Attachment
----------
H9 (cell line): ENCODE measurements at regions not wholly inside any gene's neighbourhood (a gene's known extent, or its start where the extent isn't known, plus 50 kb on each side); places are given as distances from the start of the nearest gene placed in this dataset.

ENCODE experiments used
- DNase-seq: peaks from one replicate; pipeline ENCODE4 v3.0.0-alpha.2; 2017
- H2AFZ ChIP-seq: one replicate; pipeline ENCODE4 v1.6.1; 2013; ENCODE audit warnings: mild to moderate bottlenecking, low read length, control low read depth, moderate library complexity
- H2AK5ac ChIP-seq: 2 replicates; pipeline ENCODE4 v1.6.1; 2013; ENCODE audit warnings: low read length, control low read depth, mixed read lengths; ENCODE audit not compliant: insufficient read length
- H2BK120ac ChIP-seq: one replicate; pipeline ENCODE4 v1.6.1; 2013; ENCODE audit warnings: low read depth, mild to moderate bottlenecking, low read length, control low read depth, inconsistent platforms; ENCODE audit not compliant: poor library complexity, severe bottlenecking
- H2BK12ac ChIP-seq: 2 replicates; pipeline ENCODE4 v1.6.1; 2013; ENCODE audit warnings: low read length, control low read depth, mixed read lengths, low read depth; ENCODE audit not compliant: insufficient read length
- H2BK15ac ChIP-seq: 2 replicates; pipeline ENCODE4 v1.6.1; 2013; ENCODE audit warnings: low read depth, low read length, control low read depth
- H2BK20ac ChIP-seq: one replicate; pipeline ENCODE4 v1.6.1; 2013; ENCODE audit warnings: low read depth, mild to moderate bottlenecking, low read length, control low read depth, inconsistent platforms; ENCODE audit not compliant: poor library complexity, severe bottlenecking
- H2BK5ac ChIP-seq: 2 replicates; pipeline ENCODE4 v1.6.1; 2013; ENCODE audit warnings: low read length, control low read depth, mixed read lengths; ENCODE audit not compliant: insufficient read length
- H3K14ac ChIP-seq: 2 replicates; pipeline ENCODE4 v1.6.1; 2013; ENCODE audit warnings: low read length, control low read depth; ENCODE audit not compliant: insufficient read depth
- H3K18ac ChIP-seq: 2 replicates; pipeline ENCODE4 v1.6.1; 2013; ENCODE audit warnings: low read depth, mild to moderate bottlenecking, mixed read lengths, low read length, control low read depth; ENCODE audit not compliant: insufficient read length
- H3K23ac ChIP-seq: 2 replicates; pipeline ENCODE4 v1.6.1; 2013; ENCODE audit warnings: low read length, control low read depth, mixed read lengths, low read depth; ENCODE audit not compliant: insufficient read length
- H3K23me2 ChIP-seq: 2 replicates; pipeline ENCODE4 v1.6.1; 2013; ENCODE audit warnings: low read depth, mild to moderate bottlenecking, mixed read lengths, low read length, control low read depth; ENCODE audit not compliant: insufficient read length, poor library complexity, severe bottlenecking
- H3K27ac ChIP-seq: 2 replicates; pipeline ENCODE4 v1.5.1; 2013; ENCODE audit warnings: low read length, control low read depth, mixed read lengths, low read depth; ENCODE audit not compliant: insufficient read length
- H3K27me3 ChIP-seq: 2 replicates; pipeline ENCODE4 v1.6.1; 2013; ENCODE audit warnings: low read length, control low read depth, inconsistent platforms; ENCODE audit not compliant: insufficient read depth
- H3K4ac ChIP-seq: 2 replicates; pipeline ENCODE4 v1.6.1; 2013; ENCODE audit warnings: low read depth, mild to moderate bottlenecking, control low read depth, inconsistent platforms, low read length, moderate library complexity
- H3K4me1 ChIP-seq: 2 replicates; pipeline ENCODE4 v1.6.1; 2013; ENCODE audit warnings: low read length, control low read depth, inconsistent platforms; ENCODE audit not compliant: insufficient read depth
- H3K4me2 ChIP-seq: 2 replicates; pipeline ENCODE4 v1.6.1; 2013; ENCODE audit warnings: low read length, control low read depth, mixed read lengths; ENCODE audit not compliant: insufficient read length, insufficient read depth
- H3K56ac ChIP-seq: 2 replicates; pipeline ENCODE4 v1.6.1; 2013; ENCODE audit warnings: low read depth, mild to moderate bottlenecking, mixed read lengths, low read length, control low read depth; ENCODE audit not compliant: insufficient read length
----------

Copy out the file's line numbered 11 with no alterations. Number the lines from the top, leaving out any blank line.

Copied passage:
- H3K14ac ChIP-seq: 2 replicates; pipeline ENCODE4 v1.6.1; 2013; ENCODE audit warnings: low read length, control low read depth; ENCODE audit not compliant: insufficient read depth